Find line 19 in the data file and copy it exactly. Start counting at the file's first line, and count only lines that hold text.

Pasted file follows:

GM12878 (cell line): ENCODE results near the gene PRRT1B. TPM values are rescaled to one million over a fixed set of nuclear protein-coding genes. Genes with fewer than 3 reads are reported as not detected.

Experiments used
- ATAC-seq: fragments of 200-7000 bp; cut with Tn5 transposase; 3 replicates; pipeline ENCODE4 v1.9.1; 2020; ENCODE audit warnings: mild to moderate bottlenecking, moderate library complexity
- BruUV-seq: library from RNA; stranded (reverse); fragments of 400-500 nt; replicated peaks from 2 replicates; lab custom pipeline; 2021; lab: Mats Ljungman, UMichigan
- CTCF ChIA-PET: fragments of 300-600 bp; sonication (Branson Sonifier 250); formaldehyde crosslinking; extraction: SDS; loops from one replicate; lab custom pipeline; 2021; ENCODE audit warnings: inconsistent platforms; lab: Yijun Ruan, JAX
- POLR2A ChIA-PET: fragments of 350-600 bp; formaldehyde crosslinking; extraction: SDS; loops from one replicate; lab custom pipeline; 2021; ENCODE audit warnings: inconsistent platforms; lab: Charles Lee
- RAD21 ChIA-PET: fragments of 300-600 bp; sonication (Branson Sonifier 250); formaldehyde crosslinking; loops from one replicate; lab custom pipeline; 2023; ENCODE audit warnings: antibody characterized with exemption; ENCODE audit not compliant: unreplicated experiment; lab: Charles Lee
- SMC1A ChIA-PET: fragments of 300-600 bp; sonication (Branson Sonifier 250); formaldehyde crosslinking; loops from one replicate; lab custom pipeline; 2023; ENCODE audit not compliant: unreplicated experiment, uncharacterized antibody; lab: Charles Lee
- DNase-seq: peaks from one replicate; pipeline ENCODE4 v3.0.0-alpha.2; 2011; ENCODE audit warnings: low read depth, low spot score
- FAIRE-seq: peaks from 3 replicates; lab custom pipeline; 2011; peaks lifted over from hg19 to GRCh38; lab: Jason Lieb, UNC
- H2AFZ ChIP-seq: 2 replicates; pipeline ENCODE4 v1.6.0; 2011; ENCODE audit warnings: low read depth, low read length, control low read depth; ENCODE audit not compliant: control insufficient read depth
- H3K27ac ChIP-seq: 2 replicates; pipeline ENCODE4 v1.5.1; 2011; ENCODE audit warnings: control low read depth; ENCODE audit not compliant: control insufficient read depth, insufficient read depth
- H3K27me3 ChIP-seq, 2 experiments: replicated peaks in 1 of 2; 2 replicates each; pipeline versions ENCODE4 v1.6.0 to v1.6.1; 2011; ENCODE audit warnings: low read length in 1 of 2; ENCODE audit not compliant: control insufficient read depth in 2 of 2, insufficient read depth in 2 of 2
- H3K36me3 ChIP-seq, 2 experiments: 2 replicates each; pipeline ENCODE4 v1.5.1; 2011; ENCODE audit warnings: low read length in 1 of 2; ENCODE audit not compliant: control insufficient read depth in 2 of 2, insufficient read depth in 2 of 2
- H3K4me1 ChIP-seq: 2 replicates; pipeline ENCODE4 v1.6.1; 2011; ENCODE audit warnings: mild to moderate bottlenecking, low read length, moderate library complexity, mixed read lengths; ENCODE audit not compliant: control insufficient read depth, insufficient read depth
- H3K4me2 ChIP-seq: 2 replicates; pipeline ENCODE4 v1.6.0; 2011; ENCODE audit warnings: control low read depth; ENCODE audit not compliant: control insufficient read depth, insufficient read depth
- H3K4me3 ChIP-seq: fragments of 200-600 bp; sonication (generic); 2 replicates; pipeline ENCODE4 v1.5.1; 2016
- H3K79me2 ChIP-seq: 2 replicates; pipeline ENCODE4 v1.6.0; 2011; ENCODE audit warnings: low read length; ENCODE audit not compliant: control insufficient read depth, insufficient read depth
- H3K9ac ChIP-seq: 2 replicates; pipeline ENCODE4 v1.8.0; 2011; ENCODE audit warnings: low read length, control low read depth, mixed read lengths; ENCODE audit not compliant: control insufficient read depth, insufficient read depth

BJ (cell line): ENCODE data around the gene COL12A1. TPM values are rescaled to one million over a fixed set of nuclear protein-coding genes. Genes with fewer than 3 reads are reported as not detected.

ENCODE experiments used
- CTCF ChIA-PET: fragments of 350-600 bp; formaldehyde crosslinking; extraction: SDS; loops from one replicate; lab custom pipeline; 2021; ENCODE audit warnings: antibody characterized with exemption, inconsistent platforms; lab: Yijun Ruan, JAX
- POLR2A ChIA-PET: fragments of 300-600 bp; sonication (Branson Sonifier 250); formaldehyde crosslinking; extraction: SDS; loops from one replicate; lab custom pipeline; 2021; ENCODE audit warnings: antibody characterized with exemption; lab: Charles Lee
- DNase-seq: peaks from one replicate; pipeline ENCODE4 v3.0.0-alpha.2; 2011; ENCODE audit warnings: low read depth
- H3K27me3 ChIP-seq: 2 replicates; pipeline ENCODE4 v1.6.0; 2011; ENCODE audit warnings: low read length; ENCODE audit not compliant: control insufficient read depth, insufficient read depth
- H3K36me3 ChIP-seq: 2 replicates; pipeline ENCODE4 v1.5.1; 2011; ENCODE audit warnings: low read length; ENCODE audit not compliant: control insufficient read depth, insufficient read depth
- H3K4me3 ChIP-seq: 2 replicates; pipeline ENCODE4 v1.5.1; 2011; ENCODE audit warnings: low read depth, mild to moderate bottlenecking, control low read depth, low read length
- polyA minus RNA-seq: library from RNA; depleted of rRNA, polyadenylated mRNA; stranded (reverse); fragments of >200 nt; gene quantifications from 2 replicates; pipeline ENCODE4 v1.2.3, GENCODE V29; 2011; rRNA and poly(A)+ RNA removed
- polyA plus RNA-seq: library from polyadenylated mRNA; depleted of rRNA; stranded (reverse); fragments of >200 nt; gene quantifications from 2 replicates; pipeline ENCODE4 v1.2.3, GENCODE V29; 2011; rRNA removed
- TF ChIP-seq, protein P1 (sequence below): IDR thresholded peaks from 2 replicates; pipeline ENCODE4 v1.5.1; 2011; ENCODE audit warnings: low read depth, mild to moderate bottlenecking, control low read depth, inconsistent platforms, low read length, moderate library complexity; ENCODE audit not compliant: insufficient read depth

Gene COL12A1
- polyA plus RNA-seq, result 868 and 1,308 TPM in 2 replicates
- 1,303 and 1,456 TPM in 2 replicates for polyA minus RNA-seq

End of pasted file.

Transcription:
- H3K9ac ChIP-seq: 2 replicates; pipeline ENCODE4 v1.8.0; 2011; ENCODE audit warnings: low read length, control low read depth, mixed read lengths; ENCODE audit not compliant: control insufficient read depth, insufficient read depth